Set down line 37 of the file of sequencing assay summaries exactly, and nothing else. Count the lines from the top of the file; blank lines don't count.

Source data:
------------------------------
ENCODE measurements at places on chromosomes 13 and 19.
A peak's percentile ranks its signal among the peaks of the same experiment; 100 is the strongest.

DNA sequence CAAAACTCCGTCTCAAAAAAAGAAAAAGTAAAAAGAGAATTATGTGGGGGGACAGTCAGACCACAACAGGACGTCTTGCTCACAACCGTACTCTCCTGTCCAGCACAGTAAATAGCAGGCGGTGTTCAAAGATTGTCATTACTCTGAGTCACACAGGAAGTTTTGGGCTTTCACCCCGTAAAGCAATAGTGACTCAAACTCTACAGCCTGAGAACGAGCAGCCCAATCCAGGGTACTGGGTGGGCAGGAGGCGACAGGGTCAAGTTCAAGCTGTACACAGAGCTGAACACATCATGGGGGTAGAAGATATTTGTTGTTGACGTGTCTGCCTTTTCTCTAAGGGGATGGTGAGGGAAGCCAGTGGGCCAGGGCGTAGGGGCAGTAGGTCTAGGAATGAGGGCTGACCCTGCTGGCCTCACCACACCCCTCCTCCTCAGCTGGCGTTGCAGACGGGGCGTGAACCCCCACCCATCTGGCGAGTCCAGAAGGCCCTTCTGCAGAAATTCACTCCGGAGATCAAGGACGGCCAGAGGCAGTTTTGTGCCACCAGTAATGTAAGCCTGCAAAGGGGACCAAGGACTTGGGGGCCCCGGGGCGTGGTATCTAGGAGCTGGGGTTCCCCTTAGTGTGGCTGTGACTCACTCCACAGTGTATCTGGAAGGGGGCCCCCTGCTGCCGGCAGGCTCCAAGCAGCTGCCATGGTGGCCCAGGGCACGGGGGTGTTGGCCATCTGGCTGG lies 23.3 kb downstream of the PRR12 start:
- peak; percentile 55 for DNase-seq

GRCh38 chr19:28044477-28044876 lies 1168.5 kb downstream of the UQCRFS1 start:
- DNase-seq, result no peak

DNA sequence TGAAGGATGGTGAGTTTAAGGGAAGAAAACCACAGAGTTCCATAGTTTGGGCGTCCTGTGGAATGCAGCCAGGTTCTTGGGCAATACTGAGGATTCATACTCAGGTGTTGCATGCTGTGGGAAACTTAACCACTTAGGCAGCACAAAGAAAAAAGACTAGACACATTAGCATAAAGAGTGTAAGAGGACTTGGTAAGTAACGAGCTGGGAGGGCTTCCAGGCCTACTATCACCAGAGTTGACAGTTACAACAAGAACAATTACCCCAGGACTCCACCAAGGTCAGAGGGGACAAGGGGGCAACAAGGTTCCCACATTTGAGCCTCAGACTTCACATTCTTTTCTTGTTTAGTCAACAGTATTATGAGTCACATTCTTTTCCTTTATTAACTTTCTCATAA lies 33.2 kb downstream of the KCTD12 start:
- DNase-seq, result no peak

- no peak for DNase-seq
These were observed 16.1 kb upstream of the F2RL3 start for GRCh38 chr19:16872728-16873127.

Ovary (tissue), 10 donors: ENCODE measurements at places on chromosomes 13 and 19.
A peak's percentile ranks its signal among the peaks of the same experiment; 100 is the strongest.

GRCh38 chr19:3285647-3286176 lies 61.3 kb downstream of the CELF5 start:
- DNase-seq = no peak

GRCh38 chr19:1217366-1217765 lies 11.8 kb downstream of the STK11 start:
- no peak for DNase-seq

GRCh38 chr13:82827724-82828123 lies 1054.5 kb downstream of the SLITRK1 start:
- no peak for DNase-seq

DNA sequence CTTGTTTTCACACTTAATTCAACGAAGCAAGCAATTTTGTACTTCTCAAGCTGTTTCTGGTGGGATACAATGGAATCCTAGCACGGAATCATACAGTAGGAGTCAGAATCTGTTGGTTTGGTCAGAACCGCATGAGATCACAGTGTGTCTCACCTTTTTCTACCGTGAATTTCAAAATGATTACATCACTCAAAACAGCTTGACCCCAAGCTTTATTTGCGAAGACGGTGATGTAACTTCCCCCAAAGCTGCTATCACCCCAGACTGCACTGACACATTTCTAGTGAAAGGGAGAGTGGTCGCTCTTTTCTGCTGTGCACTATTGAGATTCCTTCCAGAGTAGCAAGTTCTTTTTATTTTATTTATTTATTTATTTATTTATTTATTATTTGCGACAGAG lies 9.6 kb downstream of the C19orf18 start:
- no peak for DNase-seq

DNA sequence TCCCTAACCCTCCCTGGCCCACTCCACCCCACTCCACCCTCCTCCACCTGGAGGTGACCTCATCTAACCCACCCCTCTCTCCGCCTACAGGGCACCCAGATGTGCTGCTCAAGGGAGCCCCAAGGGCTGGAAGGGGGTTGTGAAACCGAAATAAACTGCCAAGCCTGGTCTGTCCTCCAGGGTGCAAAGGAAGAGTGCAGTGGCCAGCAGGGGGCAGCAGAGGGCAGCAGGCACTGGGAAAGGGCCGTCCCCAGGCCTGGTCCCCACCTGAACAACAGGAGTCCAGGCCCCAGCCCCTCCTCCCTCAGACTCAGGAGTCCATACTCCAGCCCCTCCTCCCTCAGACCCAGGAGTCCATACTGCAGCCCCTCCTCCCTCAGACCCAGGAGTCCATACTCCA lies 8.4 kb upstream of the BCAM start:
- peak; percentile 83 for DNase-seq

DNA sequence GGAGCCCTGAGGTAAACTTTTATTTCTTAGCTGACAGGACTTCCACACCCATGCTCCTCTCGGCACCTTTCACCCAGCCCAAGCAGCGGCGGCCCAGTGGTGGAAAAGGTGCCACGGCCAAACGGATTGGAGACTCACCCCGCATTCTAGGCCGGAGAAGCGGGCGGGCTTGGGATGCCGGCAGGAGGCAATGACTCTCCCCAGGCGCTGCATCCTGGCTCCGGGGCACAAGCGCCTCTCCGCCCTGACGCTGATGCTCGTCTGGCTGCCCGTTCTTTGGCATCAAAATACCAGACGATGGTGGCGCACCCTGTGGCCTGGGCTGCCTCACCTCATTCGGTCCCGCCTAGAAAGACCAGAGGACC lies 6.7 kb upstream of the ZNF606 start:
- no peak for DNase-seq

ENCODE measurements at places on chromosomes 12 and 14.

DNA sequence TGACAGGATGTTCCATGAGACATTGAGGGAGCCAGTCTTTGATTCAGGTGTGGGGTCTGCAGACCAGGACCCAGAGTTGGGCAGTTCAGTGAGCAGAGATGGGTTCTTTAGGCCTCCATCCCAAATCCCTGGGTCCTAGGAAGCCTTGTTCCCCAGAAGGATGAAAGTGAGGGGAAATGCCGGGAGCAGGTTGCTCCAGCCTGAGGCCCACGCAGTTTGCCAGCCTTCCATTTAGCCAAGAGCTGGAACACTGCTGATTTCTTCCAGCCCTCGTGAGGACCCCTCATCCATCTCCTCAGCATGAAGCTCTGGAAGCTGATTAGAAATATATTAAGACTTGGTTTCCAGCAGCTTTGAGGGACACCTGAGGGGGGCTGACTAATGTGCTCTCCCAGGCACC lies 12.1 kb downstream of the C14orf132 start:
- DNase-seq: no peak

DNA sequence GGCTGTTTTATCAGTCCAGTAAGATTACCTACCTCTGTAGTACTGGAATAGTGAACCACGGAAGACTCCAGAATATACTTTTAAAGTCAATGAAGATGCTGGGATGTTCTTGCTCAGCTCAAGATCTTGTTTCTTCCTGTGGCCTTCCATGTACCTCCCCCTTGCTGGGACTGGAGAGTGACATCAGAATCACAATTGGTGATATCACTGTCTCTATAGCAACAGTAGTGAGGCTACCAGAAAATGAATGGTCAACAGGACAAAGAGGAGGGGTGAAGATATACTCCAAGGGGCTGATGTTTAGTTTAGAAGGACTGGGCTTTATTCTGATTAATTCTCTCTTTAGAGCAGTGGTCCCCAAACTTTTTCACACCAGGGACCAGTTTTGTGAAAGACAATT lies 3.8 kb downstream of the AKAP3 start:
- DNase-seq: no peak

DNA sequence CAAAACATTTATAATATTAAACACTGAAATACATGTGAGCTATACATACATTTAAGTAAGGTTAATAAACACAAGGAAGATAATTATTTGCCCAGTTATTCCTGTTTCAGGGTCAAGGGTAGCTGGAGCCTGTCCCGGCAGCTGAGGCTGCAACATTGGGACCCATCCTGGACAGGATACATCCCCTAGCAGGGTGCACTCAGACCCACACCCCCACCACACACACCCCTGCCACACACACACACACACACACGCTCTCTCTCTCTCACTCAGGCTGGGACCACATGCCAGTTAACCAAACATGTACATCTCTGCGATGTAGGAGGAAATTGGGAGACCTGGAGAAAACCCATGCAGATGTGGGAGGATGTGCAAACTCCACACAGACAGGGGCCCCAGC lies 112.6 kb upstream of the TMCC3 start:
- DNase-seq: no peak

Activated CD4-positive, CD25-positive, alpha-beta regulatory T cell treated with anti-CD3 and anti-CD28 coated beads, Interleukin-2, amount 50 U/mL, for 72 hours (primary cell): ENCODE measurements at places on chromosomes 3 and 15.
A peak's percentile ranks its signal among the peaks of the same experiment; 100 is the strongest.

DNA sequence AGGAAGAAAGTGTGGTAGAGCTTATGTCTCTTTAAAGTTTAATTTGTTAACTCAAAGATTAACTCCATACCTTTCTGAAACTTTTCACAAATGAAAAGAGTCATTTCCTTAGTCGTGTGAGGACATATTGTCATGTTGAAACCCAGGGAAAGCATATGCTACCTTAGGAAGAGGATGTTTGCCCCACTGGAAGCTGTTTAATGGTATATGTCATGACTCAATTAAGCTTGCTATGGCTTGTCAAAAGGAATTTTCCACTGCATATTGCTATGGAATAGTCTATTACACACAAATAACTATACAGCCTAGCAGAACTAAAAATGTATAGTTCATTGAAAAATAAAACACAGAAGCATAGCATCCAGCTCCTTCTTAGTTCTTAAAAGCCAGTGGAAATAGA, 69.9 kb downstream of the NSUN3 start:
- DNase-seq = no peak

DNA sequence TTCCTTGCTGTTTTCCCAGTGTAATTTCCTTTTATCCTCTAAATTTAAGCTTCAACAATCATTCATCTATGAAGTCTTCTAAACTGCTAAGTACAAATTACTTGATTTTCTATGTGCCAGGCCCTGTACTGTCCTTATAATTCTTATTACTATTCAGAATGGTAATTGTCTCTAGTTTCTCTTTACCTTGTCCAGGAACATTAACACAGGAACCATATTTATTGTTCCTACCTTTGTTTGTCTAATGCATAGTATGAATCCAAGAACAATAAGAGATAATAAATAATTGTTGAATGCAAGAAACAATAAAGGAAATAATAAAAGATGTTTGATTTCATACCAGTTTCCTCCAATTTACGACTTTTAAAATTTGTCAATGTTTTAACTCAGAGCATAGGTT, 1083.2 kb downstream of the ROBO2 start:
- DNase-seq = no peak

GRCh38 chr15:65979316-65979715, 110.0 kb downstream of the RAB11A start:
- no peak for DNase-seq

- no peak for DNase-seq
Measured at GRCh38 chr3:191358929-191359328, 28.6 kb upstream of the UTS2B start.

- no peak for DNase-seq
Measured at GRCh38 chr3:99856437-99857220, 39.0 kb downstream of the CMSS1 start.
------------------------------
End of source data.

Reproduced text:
- DNase-seq = no peak